paclitaxel treatment (28–30), this result implies that paclitaxel-induced
down-regulation of I?B-? may occur independently of microtubule sta-
I?B-?, the specific cytoplasmic inhibitory protein of transcription
factor NF-?B, normally forms a complex with NF-?B in the cyto-
plasm of nonstimulated cells. In various cell lines, the endogenous
I?B-? is rapidly degraded as a consequence of stimulation by proin-
flammatory cytokinases, viral infection, oxidants, phorbol esters, and
UV irradiation (34, 35). As a result, NF-?B translocates to the
nucleus, where it participates in the regulation of numerous gene
transcriptions (36, 37). Therefore, it is generally believed that I?B-?
degradation is the critical step for activation of NF-?B (38–40).
Northern blotting assay in this study indicated that a steady-state level
of I?B-? mRNA was not affected by paclitaxel treatment (Fig. 2).
This result suggests that decreased levels of I?B-? protein may be
caused by protein degradation rather than transcriptional repression,
although decreased rates of translation might be a possibility. From
the same experiment, we also found that pretreatment with glucocor-
ticoids induced a significant increase in I?B-? mRNA levels. Further
analyses revealed that the degradation of I?B-?, in turn, promotes the
nuclear translocation and DNA-binding activity of NF-?B. However,
this paclitaxel-induced NF-?B activation was markedly blocked if
cells were pretreated with glucocorticoids (Figs. 3 and 4). These
results suggest that paclitaxel and glucocorticoids regulate the NF-
?B/I?B signaling pathway at different levels.
The phenomenon of paclitaxel-induced I?B-? degradation and NF-?B
activation raised a question as to the possible role of activation of
I?B/NF-?B on the paclitaxel-induced apoptosis. In recent years, NF-?B
has been believed to play an important role in coordinating the control of
apoptotic cell death. However, the exact mechanism of NF-?B in the
modulation of apoptosis is not entirely clear. Some laboratories have
reported that activation of NF-?B is able to either promote or prevent
apoptosis, depending on different stimuli and different cell types (22, 41,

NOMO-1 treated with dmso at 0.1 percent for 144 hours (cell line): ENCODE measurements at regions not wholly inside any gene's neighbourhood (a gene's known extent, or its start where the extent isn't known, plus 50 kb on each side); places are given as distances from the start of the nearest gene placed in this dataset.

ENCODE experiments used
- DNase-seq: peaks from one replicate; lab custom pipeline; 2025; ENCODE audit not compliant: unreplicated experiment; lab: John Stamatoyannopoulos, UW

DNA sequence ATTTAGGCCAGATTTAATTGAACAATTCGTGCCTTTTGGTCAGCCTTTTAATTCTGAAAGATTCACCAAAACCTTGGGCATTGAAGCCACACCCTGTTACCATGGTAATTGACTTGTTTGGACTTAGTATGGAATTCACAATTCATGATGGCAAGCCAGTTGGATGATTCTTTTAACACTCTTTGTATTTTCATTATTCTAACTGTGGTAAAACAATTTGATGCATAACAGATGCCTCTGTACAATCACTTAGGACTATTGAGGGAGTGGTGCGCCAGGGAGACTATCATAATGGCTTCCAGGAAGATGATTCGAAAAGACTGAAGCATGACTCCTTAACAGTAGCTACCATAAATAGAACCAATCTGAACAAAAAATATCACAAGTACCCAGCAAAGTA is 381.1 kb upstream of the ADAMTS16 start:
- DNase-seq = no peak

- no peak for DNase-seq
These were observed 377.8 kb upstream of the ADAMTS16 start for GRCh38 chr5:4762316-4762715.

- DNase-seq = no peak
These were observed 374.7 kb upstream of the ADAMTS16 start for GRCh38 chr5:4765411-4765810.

42). For example, Grimm et al. (23) reported that serum starvation
activated NF-?B and induced human embryonic kidney cells into apo-
ptosis. Qin et at (43) found that NF-?B activation contributed to the
excitotoxin-induced death of striatal neurons. However, somewhat incon-
sistent results have also been presented by Beg and Baltimore (44) that
NF-?B activation generally inhibits apoptosis in embryonic fibroblasts.
In our case, if the NF-?B/I?B signaling pathway is indeed involved in the
mediation of the cell-killing activity of paclitaxel, the activation of
NF-?B is assumed to promote apoptosis in paclitaxel-sensitive tumor
cells. To test this hypothesis, we carried out transfection assays. The
results indicated that BCap37 cells transfected with antisense I?B-?
significantly increased their sensitivity to paclitaxel-induced apoptosis
(Figs. 6 and 7). This finding indicates that under certain conditions,
paclitaxel-activated NF-?B activity may act as a signal transducer and
gene activator in the induction of apoptosis. In addition, recent studies
have revealed that many potential target genes for NF-?B can be induced
during the apoptotic process. These target genes, including the so called
“death genes” like FAS/APO-1 ligand, c-myc, p53, ICE, and others, have
been reported to be activated or regulated by low concentrations of
paclitaxel (17, 31, 41, 45). In another study, we analyzed and compared
the alteration of NF-?B/I?B-? in some paclitaxel-resistant tumor cell
lines including human breast tumor MCF7 cells and rat prostate tumor
R3227 cells. The analytic results indicated that paclitaxel-induced deg-
radation of I?B-? and consequent elevated DNA-binding activity of
NF-?B did not occur in these two tumor cells (data not shown). This
finding provided another piece of evidence that activated NF-?B/I?B